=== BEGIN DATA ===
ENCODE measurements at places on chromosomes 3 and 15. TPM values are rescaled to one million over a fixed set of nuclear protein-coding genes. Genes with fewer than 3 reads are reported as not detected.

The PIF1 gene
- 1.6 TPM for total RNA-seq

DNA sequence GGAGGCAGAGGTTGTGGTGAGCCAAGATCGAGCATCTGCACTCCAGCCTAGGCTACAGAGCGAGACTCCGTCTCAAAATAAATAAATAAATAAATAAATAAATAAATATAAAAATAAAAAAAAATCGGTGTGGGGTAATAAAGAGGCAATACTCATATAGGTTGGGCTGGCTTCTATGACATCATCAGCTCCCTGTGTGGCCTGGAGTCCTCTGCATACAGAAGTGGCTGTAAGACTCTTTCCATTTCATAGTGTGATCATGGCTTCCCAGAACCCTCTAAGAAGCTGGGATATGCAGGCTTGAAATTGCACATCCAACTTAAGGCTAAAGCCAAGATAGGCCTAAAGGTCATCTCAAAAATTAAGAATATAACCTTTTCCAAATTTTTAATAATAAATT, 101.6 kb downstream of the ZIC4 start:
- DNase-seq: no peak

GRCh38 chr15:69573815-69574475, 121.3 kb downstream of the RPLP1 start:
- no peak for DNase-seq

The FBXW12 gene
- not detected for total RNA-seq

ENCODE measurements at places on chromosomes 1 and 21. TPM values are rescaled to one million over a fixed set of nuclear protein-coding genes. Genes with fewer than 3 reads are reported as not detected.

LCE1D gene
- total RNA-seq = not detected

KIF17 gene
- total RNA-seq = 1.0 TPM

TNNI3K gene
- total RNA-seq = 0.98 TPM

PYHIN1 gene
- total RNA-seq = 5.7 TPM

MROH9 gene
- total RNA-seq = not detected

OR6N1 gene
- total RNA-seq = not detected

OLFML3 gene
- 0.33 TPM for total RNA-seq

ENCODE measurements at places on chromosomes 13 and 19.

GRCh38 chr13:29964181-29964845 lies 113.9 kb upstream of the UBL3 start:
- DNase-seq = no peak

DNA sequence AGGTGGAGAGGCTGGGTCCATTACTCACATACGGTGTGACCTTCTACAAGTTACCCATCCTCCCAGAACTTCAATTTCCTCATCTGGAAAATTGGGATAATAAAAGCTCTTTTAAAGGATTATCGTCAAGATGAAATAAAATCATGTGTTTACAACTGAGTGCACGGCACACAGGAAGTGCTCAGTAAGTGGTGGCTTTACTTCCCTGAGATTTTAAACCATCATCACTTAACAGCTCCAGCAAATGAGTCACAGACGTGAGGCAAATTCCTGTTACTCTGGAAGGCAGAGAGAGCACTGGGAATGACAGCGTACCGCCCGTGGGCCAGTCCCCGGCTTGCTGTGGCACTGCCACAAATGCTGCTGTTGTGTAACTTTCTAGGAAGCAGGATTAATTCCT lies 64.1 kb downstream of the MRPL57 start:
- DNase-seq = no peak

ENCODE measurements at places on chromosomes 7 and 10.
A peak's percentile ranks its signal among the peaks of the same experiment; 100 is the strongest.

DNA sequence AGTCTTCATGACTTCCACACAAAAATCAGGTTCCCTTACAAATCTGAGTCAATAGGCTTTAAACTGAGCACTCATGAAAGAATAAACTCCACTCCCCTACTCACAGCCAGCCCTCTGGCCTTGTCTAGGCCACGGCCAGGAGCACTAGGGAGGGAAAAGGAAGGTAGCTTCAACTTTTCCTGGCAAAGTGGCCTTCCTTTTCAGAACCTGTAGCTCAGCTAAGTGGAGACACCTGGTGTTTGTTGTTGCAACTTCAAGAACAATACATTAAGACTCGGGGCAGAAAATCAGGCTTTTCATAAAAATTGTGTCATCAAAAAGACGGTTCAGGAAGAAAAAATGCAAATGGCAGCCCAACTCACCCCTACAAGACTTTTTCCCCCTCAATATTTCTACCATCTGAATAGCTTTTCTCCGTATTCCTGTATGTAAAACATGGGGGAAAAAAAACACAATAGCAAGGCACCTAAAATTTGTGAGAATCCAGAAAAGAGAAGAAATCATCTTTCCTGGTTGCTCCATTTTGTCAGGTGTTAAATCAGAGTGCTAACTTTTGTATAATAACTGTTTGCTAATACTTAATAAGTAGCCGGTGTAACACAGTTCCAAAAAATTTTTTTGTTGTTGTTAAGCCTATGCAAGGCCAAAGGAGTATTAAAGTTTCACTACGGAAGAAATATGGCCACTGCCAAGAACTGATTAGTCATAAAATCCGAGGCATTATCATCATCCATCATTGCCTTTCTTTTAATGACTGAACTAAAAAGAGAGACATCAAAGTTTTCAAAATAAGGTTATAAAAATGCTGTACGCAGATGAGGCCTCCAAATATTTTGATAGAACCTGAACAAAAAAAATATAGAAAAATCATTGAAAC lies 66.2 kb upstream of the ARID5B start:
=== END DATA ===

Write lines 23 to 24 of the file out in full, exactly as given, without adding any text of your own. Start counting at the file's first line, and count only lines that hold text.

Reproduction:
OLFML3 gene
- 0.33 TPM for total RNA-seq